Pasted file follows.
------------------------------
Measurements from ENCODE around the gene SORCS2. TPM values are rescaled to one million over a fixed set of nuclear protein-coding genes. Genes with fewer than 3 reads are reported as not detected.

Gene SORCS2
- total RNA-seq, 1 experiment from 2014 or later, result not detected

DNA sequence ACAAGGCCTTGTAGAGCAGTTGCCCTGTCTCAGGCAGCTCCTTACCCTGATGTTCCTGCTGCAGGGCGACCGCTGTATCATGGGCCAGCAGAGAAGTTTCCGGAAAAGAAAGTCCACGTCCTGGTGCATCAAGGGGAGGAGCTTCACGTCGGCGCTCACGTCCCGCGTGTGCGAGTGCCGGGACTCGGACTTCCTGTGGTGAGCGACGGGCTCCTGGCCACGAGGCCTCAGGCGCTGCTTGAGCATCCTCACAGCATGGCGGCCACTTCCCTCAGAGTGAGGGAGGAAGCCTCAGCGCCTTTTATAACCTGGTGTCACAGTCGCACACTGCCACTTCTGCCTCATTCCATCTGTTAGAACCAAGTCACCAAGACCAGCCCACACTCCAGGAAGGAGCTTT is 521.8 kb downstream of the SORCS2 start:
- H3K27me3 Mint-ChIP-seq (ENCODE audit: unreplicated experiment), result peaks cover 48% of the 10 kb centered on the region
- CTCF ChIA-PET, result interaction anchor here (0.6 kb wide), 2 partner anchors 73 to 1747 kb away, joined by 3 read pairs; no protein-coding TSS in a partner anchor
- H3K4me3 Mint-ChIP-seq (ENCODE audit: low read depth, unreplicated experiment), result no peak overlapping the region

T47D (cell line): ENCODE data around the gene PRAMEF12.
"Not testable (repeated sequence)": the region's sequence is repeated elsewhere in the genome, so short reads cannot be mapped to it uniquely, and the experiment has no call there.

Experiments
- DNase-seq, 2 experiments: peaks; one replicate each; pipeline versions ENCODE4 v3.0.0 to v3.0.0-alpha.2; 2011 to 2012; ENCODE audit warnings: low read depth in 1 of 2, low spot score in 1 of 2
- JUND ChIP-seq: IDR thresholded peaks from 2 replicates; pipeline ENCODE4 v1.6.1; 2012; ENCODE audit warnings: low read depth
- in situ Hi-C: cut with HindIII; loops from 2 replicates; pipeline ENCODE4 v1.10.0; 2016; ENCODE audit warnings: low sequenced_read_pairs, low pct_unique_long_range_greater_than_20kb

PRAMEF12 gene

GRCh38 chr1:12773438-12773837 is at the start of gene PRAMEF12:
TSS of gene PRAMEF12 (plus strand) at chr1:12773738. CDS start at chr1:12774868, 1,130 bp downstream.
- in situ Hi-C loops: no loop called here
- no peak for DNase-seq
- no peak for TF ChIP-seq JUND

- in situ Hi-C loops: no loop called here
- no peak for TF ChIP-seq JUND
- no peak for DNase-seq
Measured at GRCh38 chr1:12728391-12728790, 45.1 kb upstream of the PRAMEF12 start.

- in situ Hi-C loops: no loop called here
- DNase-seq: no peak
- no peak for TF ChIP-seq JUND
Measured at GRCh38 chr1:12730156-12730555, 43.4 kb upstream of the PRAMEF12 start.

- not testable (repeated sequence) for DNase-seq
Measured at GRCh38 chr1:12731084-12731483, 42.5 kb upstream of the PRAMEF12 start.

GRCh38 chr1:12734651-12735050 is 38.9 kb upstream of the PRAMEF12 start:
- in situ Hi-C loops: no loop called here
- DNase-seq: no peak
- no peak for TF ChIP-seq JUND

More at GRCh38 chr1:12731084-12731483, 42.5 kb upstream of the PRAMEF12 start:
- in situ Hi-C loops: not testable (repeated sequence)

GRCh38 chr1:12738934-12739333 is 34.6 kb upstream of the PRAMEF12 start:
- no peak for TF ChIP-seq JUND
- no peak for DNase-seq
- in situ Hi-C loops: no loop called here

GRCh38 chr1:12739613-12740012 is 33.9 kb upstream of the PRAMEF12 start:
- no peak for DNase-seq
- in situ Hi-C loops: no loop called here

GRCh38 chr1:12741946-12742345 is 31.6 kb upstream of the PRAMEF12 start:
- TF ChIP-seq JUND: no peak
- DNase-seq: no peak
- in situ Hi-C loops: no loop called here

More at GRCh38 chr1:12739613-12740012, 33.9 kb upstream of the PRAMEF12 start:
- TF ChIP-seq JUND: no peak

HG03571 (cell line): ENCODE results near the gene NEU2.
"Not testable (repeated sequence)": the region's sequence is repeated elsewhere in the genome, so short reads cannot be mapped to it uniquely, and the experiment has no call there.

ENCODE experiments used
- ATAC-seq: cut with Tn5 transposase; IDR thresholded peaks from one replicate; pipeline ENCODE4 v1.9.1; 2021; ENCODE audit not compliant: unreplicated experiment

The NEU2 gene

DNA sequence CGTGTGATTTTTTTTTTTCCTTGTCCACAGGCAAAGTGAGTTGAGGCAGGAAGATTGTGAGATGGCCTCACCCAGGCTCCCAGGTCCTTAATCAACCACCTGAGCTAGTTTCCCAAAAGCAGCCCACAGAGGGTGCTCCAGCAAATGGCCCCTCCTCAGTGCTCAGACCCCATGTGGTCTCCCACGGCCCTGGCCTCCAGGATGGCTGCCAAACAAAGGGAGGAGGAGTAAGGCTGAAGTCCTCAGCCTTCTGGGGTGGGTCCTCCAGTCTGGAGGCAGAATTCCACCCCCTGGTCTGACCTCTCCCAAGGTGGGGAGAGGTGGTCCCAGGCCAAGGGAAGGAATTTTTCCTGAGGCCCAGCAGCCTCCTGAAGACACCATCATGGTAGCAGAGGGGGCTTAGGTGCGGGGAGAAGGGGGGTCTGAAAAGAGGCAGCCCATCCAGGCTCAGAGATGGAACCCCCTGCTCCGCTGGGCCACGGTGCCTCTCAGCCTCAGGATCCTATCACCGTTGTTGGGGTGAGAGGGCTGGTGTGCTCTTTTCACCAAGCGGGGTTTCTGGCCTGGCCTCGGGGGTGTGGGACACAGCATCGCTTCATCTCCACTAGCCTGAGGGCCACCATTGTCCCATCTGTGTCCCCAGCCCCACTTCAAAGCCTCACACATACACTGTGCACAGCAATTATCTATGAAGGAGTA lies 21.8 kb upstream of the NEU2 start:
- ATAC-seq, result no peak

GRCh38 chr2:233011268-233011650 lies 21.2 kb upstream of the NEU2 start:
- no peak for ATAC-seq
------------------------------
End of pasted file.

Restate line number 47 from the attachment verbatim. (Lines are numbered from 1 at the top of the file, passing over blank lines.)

More at GRCh38 chr1:12739613-12740012, 33.9 kb upstream of the PRAMEF12 start: